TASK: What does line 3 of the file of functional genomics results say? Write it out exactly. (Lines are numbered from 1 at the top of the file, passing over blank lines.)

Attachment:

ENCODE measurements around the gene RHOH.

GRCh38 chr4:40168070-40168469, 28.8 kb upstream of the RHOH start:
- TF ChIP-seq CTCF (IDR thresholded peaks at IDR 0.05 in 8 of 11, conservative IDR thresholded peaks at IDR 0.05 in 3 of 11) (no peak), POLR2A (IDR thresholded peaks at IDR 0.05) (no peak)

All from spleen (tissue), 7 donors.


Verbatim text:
- TF ChIP-seq CTCF (IDR thresholded peaks at IDR 0.05 in 8 of 11, conservative IDR thresholded peaks at IDR 0.05 in 3 of 11) (no peak), POLR2A (IDR thresholded peaks at IDR 0.05) (no peak)